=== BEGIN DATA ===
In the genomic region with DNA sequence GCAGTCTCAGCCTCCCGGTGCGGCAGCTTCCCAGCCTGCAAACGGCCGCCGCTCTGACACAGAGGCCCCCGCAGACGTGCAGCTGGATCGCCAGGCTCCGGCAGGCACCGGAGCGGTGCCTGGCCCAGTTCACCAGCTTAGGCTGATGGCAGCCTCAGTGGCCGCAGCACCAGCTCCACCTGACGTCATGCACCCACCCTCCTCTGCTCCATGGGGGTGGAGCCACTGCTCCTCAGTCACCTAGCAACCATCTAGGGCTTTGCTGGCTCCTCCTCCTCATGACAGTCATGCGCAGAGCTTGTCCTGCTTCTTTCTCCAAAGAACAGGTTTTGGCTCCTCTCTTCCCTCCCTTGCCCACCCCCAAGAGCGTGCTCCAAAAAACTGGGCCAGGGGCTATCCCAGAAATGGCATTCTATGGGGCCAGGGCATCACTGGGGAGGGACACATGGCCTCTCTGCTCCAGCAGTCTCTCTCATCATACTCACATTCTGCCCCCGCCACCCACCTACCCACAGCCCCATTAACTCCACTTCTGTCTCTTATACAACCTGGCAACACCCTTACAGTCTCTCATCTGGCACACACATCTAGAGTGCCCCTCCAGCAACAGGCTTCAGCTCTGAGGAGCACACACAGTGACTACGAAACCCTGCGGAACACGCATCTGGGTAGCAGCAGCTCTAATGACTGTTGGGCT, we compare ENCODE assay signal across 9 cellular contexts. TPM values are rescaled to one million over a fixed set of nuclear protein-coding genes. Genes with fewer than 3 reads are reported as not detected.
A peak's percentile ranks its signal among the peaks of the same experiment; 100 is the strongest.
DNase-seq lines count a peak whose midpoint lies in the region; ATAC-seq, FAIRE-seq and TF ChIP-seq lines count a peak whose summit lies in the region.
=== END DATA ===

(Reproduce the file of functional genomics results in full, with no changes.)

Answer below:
In the genomic region with DNA sequence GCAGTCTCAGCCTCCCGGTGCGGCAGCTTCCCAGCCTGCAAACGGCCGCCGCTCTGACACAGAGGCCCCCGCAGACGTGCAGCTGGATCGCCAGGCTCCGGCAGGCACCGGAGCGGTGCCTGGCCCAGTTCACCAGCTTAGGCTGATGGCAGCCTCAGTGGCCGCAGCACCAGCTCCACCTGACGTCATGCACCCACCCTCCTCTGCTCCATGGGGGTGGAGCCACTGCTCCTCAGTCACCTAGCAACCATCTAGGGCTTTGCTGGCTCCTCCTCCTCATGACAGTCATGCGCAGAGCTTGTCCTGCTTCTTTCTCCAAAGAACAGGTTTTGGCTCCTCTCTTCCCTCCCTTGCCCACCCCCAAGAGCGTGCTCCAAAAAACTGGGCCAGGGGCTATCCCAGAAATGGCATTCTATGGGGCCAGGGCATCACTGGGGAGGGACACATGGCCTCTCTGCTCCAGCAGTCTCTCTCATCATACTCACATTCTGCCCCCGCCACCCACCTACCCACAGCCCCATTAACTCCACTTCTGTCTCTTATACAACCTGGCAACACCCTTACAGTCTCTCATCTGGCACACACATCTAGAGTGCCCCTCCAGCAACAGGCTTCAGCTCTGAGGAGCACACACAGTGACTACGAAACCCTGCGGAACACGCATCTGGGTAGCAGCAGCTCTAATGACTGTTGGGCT, we compare ENCODE assay signal across 9 cellular contexts. TPM values are rescaled to one million over a fixed set of nuclear protein-coding genes. Genes with fewer than 3 reads are reported as not detected.
A peak's percentile ranks its signal among the peaks of the same experiment; 100 is the strongest.
DNase-seq lines count a peak whose midpoint lies in the region; ATAC-seq, FAIRE-seq and TF ChIP-seq lines count a peak whose summit lies in the region.